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Pure and Applied Chemistry

The Scientific Journal of IUPAC

Ed. by Burrows, Hugh / Stohner, Jürgen

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IMPACT FACTOR 2017: 5.294

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1365-3075
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Volume 72, Issue 3

Issues

Names for inorganic radicals (IUPAC Recommendations 2000)

W. H. Koppenol
  • Corresponding author
  • Laboratorium für Anorganische Chemie, Eidgenössische Technische Hochschule, Zürich, Switzerland
  • Other articles by this author:
  • De Gruyter OnlineGoogle Scholar
Published Online: 2009-01-01 | DOI: https://doi.org/10.1351/pac200072030437

Introduction: Knowledge of the properties and reactivities of stable inorganic radicals was obtained decades ago through gas-phase studies of various oxides of halogens, sulfur, and nitrogen. More recently, pulse radiolysis and flash photolysis techniques developed in the 1960s made it possible to study short-lived radicals, such as hydrated electrons, hydrogen atoms, and hydroxyl radicals. Because of the high time-resolution of these techniques, absorption spectra and redox properties of these inorganic radicals could be determined. The interest in radicals increased when it was shown that superoxide, or dioxide(1-), is formed in vivo. The discovery that in aerobic organisms enzymes catalyze the disproportionation of this radical resulted in new areas of research, such as radical biology and radicals in medicine. Interest in simple radicals was further boosted most recently by the remarkable observation that the radical nitrogen monoxide is formed enzymatically from the amino acid arginine. Radicals are important in a variety of catalytic processes and in the atmospheric gas and liquid phases; furthermore, a substantial number of inorganic radicals have been observed in interstellar gas clouds.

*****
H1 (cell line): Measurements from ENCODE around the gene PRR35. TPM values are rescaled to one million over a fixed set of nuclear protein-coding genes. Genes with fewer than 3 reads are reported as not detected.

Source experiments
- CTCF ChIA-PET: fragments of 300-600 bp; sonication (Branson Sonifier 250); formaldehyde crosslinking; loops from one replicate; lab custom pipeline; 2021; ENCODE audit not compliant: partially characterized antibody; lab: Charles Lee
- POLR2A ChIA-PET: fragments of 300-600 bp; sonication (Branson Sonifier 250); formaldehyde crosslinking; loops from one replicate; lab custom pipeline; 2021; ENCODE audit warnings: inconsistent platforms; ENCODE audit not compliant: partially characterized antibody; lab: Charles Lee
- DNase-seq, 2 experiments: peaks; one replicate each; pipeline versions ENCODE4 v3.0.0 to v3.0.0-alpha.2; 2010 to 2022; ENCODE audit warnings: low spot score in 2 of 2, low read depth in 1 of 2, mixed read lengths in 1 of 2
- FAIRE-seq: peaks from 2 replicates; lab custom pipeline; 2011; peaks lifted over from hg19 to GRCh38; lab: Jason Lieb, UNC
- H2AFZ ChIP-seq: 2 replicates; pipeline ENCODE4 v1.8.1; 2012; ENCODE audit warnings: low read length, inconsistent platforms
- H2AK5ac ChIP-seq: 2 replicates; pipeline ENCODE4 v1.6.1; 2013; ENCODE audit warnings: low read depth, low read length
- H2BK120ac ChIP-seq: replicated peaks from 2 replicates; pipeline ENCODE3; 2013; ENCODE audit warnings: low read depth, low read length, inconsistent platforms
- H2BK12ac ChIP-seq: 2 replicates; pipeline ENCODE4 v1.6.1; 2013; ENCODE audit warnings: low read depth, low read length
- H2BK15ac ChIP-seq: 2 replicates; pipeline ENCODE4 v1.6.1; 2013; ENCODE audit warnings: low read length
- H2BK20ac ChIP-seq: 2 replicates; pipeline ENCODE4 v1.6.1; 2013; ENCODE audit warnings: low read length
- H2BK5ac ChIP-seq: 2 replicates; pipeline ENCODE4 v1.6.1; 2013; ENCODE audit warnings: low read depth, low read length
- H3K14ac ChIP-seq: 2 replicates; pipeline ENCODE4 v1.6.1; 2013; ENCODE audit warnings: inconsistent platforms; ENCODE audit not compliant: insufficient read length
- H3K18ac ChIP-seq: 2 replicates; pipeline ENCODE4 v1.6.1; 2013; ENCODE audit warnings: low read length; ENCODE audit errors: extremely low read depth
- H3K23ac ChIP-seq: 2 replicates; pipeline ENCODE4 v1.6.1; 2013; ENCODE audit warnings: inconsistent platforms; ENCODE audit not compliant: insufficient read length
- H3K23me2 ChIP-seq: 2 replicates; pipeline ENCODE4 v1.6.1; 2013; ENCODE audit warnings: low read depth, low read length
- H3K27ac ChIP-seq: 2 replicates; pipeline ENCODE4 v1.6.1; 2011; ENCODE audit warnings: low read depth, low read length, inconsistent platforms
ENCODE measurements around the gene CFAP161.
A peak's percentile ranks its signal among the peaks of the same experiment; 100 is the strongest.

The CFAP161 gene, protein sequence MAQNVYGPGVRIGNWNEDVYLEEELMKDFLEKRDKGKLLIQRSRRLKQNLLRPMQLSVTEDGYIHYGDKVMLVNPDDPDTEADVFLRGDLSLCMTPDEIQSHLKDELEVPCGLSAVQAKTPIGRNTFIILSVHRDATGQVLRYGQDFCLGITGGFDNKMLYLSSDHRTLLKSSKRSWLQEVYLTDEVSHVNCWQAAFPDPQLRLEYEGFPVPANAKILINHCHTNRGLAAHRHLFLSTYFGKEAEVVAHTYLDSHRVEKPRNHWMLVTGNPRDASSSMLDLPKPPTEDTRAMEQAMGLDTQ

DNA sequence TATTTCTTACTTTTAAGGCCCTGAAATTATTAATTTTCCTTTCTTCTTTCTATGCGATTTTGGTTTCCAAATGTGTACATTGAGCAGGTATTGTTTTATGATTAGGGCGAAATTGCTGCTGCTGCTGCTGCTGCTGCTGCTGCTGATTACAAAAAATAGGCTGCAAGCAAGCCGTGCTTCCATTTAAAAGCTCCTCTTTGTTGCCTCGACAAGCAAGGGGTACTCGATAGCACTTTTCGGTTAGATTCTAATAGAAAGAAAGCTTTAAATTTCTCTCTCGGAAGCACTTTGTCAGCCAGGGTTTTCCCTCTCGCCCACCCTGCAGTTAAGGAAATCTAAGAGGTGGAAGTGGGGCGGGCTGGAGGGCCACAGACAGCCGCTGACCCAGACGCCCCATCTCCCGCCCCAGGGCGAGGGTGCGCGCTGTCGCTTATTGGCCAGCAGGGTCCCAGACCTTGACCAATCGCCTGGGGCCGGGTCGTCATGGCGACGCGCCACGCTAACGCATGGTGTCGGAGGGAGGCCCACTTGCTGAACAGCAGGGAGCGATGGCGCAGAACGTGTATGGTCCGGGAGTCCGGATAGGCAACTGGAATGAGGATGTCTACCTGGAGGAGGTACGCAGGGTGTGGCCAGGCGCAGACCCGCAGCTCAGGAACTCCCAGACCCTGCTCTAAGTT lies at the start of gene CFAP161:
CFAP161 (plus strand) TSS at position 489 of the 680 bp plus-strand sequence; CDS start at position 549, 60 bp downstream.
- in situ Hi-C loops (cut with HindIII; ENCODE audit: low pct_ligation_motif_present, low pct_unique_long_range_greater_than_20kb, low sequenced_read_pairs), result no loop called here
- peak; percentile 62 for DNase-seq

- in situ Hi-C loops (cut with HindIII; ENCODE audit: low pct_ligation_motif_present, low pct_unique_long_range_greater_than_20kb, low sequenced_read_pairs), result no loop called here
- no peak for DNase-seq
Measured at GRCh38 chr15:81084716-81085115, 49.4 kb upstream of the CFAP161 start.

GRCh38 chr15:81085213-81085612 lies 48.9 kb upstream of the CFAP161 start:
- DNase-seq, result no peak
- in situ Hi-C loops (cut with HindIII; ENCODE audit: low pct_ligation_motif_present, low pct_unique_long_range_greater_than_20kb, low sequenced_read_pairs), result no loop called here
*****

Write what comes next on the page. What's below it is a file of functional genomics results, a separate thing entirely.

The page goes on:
Contents:

1. Introduction

2. Definitions

3. Nomenclature

  • 3.1. Introduction

  • 3.2. Coordination nomenclature

  • 3.2.1. Selection of the central atom

  • 3.2.2. Radicals with net charges

  • 3.2.3. Attached atoms or groups of atoms

  • 3.2.4. The radical dot

  • 3.2.5. Examples

  • 3.3. Substitutive nomenclature

Project Year: 1999, Project Code: 2/1/99

About the article

Published Online: 2009-01-01

Published in Print: 2000-01-01


Citation Information: Pure and Applied Chemistry, Volume 72, Issue 3, Pages 437–446, ISSN (Online) 1365-3075, ISSN (Print) 0033-4545, DOI: https://doi.org/10.1351/pac200072030437.

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[1]
Sandra Serrano-Luginbuehl, Reinhard Kissner, and Willem Hendrik Koppenol
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[2]
David A. Armstrong, Robert E. Huie, Willem H. Koppenol, Sergei V. Lymar, Gábor Merényi, Pedatsur Neta, Branko Ruscic, David M. Stanbury, Steen Steenken, and Peter Wardman
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Jing Shen, Jinjuan Xue, Zixiao Chen, Jie Ni, Bo Tang, Guangyu He, and Haiqun Chen
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[4]
W.H. Koppenol
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[5]
Hai Chen, Zhonglei Zhang, Zhilin Yang, Qi Yang, Bo Li, and Zhiyong Bai
Chemical Engineering Journal, 2015, Volume 273, Page 481
[6]
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Dalton Transactions, 2013, Volume 42, Number 27, Page 9898
[7]
Gang Li, HuiFang Zhang, RongMin Wang, YuFeng He, and YuBing Xiong
Chinese Science Bulletin, 2013, Volume 58, Number 24, Page 2956
[8]
Willem H. Koppenol, Patricia L. Bounds, Thomas Nauser, Reinhard Kissner, and Heinz Rüegger
Dalton Transactions, 2012, Volume 41, Number 45, Page 13779
[9]
Jose Carlos Toledo and Ohara Augusto
Chemical Research in Toxicology, 2012, Volume 25, Number 5, Page 975
[10]
W.H. Koppenol
Nitric Oxide, 2002, Volume 6, Number 1, Page 96
[11]
Stefanie Tamm, Hanna H. Ingelsten, Magnus Skoglundh, and Anders E.C. Palmqvist
Applied Catalysis B: Environmental, 2009, Volume 91, Number 1-2, Page 234
[12]
Susanna Herold and Willem H. Koppenol
Coordination Chemistry Reviews, 2005, Volume 249, Number 3-4, Page 499
[13]
Deepali Gupta, B. Harish, Reinhard Kissner, and Willem H. Koppenol
Dalton Transactions, 2009, Number 29, Page 5730
[14]
John T. York, Eric C. Brown, and William B. Tolman
Angewandte Chemie, 2005, Volume 117, Number 47, Page 7923
[15]
John T. York, Eric C. Brown, and William B. Tolman
Angewandte Chemie International Edition, 2005, Volume 44, Number 47, Page 7745
[16]
Anastasia S. Domazou and Willem H. Koppenol
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